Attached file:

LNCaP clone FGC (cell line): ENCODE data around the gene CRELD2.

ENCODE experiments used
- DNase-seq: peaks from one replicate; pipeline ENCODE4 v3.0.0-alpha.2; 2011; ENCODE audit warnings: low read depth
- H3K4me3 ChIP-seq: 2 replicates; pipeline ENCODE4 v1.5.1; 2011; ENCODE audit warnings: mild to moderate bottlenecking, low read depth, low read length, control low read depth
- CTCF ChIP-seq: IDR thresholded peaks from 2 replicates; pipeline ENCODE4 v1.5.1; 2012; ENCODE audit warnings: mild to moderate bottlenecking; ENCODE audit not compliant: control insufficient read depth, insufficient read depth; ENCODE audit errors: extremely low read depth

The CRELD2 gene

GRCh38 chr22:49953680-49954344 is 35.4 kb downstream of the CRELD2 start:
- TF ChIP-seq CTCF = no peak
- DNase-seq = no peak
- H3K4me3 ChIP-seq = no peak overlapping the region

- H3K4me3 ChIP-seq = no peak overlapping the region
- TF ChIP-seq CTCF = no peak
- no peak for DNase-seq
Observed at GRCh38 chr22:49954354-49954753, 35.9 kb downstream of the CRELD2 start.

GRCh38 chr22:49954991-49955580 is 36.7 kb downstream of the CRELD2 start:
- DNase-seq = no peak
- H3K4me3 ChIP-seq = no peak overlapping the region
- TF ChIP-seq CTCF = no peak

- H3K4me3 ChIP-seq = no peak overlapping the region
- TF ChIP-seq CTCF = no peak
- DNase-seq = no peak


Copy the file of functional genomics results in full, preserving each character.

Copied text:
LNCaP clone FGC (cell line): ENCODE data around the gene CRELD2.

ENCODE experiments used
- DNase-seq: peaks from one replicate; pipeline ENCODE4 v3.0.0-alpha.2; 2011; ENCODE audit warnings: low read depth
- H3K4me3 ChIP-seq: 2 replicates; pipeline ENCODE4 v1.5.1; 2011; ENCODE audit warnings: mild to moderate bottlenecking, low read depth, low read length, control low read depth
- CTCF ChIP-seq: IDR thresholded peaks from 2 replicates; pipeline ENCODE4 v1.5.1; 2012; ENCODE audit warnings: mild to moderate bottlenecking; ENCODE audit not compliant: control insufficient read depth, insufficient read depth; ENCODE audit errors: extremely low read depth

The CRELD2 gene

GRCh38 chr22:49953680-49954344 is 35.4 kb downstream of the CRELD2 start:
- TF ChIP-seq CTCF = no peak
- DNase-seq = no peak
- H3K4me3 ChIP-seq = no peak overlapping the region

- H3K4me3 ChIP-seq = no peak overlapping the region
- TF ChIP-seq CTCF = no peak
- no peak for DNase-seq
Observed at GRCh38 chr22:49954354-49954753, 35.9 kb downstream of the CRELD2 start.

GRCh38 chr22:49954991-49955580 is 36.7 kb downstream of the CRELD2 start:
- DNase-seq = no peak
- H3K4me3 ChIP-seq = no peak overlapping the region
- TF ChIP-seq CTCF = no peak

- H3K4me3 ChIP-seq = no peak overlapping the region
- TF ChIP-seq CTCF = no peak
- DNase-seq = no peak